There are many reasons I enjoyed Bowering's "Two Bits on the Green Guy" in the current issue of TCR. First, at some point in the past, I went to a Vancouver Canadians home game with both Stanley and Bowering. This was when the Canadians were still the triple-A affiliate of the California Angels. I can vouch for Bowering's description of the behaviour of both Stanley and Bowering at a ball game.

Second, when I was at SFU completing my M.A., Bowering was the second reader on my thesis committee, Dr. Janet Giltrow being my supervisor. I think that Dr. Giltrow asked George to be the second reader because my thesis was titled Time and Space in the Baseball Narrative; it was one of the great pieces of luck in my life that Bowering agreed to help me. Having a second reader who knew both baseball and Superman lore (who even knew these people existed?) proved invaluable during my thesis defense.

Third, I enjoyed being surprised to read that other writers did not know about Stanley's love of baseball. The game is both elegant and complex, like Stanley's work, and like one of Stanley's favourite players, the Mariner's outfielder Ichiro Suzuki. It's a game that seems to appeal quite naturally to many writers and philosophers. The game has an unbeatable combination of symmetry and disorder, myth, history, speed and languor. Beyond that, though, I think Stanley might be attracted to the game for another reason, best explained by what Marvin Cohen writes in Baseball the Beautiful: Decoding the Diamond (1976)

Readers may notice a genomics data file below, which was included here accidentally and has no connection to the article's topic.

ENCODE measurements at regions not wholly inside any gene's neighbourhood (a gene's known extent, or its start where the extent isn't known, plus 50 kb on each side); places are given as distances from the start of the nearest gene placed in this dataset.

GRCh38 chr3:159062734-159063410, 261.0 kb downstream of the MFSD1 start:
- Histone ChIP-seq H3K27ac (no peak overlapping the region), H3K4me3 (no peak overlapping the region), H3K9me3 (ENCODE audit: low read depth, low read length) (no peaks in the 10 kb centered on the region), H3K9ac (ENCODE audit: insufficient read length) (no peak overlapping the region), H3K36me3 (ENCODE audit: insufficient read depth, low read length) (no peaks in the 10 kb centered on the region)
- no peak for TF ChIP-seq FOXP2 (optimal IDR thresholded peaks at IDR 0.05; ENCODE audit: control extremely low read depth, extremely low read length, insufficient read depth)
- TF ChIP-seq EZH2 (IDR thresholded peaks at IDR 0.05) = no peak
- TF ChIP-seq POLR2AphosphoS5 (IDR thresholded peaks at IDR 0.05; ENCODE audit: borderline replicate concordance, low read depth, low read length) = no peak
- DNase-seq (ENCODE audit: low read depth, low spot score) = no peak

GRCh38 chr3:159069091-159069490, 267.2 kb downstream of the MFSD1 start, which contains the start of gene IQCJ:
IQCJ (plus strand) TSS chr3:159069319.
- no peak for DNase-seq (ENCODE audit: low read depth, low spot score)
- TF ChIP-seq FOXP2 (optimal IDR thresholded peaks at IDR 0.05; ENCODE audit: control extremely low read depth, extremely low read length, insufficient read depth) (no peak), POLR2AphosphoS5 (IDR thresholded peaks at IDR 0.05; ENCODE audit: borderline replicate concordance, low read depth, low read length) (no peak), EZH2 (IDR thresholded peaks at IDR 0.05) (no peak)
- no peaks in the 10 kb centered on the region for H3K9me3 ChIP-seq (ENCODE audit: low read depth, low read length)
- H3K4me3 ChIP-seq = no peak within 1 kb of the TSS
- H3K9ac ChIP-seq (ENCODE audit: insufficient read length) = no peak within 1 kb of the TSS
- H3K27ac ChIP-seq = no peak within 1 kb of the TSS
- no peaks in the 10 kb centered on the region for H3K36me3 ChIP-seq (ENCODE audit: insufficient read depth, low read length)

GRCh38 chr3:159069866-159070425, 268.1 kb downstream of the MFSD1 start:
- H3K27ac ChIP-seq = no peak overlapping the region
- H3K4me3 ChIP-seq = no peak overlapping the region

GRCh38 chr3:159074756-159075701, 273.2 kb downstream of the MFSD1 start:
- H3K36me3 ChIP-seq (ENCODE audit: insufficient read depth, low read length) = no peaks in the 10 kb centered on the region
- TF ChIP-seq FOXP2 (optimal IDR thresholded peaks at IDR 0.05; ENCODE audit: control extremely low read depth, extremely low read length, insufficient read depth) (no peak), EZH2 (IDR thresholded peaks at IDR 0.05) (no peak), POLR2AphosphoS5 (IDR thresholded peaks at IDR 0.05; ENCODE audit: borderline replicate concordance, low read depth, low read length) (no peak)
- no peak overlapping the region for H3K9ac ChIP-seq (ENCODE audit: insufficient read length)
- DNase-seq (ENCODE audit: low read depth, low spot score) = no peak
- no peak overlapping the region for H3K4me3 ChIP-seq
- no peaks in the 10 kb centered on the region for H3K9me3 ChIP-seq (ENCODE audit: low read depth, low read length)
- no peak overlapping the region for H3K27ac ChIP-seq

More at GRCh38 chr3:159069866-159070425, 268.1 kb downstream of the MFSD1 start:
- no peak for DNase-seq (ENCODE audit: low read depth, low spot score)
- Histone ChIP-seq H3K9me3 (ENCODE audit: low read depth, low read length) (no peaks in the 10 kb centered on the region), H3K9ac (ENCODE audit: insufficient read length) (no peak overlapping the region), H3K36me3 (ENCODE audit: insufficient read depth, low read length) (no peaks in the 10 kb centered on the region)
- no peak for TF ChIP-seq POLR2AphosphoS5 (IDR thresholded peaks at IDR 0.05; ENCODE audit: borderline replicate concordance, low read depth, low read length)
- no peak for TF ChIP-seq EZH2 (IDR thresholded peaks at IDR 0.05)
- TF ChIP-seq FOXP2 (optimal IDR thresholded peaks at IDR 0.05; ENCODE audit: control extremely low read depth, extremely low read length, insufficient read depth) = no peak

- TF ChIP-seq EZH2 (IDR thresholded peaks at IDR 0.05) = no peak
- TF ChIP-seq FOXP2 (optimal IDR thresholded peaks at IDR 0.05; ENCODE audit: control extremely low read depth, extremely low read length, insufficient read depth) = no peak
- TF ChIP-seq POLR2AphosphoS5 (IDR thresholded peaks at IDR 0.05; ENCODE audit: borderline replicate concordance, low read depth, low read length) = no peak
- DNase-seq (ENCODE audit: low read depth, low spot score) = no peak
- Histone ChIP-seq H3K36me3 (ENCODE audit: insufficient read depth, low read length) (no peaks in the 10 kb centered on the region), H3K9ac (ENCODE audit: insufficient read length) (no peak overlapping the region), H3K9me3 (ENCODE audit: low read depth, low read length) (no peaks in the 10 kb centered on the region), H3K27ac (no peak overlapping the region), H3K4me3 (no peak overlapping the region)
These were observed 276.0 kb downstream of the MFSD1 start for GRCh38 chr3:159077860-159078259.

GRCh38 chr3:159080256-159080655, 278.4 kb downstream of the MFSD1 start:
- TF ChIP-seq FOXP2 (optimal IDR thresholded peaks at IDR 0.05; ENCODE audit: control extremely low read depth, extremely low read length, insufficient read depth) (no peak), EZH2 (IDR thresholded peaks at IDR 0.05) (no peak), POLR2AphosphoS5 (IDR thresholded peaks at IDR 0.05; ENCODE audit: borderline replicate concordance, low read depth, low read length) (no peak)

Baseball fans, though they live apart in time and space, and most of whom are destined never to meet, constitute a definite community of minds. They inhabit the same baseball sphere, whose circumference is at each fan's centre. Its roving round universals are a penetration of mystery by a conducted language. Those outside the pale don't know (43).

Baseball has given Stanley both beauty and community, a centre in a centreless world.